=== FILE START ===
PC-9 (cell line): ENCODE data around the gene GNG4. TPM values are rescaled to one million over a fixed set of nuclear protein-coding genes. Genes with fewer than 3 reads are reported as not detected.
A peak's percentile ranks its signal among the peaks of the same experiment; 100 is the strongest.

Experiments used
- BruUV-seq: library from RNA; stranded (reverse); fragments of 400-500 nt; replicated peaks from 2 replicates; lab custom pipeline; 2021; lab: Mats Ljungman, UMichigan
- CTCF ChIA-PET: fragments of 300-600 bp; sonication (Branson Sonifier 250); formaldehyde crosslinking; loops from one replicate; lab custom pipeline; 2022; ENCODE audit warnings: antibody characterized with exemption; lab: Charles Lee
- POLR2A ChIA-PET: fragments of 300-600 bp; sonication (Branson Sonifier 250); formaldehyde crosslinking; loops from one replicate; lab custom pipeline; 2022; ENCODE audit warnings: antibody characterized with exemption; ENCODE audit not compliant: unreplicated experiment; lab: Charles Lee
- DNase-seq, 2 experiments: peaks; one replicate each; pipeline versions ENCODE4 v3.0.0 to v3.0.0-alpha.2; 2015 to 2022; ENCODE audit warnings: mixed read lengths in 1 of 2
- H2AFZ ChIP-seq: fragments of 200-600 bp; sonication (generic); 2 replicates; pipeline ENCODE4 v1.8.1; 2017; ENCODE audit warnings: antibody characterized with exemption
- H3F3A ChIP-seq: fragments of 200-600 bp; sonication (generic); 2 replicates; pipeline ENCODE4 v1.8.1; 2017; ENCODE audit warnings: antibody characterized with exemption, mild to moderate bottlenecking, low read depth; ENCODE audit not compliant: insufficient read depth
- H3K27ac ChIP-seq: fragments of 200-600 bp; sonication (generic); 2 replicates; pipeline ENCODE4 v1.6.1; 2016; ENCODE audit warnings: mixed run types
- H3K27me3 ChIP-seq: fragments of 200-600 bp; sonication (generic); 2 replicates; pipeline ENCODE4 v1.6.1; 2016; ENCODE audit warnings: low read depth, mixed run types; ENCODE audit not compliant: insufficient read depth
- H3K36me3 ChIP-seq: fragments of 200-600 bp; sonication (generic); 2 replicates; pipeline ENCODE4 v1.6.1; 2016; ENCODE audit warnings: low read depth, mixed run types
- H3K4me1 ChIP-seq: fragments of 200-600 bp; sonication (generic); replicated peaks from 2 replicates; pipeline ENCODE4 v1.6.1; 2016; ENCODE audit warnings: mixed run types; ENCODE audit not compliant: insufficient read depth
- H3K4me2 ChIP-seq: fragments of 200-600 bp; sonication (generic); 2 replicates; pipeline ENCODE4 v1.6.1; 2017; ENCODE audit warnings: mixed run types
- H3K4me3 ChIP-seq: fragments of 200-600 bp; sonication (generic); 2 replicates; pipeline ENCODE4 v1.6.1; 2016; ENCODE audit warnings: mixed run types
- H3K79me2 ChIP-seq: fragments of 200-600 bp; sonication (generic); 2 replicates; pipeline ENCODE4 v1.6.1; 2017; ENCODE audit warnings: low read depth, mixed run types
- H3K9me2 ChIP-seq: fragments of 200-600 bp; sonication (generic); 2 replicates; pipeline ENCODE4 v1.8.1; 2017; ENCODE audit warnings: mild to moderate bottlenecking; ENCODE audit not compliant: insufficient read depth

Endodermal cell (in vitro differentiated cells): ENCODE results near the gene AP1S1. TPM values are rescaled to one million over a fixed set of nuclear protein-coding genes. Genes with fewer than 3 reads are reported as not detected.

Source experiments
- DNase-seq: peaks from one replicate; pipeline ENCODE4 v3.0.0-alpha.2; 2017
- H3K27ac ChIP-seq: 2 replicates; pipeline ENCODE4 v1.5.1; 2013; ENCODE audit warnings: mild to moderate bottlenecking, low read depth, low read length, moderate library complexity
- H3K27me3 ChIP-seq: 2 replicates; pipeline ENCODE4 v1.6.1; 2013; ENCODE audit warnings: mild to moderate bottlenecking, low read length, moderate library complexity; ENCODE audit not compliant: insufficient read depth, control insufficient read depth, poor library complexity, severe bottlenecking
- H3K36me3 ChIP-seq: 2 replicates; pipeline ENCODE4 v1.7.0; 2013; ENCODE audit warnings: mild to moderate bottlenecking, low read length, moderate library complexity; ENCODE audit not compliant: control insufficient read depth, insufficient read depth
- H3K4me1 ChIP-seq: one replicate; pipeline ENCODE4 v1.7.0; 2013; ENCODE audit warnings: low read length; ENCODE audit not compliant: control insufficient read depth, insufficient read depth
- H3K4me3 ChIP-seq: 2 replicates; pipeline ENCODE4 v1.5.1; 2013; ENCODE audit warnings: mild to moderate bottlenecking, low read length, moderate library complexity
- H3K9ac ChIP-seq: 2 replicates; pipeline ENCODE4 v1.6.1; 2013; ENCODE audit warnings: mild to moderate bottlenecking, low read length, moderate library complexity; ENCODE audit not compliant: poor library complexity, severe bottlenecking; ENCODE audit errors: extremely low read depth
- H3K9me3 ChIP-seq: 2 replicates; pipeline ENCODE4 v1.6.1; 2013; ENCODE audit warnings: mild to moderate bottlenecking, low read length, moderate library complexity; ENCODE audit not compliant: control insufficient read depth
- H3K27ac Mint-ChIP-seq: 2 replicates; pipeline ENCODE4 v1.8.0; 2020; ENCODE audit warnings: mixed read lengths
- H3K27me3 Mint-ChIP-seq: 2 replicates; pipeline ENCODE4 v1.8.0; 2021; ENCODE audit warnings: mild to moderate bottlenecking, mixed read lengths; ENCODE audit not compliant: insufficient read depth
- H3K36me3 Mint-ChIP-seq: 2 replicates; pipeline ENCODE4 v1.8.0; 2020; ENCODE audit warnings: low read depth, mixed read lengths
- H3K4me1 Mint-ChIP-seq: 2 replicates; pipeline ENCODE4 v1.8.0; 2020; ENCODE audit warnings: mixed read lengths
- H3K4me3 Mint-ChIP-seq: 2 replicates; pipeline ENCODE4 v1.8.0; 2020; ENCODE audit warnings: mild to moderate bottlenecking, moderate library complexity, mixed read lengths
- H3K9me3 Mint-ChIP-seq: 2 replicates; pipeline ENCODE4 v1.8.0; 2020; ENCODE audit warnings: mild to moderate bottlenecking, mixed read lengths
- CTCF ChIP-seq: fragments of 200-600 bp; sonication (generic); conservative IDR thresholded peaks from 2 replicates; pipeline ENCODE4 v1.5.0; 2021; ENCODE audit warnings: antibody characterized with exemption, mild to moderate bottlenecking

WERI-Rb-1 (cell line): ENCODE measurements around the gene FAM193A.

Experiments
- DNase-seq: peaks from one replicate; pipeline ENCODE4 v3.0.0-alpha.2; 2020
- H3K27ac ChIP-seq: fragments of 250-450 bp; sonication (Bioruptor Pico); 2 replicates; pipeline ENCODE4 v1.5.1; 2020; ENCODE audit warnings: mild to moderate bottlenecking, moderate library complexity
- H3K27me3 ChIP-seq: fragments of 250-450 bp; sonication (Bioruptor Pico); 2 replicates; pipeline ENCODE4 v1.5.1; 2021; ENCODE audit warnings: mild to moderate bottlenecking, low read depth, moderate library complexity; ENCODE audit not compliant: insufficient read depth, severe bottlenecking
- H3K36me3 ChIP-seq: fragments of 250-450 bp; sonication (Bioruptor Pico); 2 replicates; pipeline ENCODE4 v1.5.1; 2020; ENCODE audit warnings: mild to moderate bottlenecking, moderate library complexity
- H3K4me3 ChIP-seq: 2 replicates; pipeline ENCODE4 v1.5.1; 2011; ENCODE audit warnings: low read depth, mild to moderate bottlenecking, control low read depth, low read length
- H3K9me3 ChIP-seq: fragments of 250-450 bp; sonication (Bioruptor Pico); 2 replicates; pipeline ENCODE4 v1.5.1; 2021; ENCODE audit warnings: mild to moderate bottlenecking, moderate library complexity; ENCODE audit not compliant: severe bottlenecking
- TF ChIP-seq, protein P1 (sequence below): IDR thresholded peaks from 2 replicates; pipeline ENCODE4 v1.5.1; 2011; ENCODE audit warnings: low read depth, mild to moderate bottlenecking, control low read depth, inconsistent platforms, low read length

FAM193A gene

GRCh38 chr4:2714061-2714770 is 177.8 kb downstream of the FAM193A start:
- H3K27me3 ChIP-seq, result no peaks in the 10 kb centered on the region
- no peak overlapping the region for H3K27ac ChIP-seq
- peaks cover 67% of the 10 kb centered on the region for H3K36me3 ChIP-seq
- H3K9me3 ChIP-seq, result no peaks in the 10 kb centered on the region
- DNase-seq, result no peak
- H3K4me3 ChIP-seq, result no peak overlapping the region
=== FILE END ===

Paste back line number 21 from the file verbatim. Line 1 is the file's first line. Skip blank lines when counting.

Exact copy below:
- H3K27ac ChIP-seq: 2 replicates; pipeline ENCODE4 v1.5.1; 2013; ENCODE audit warnings: mild to moderate bottlenecking, low read depth, low read length, moderate library complexity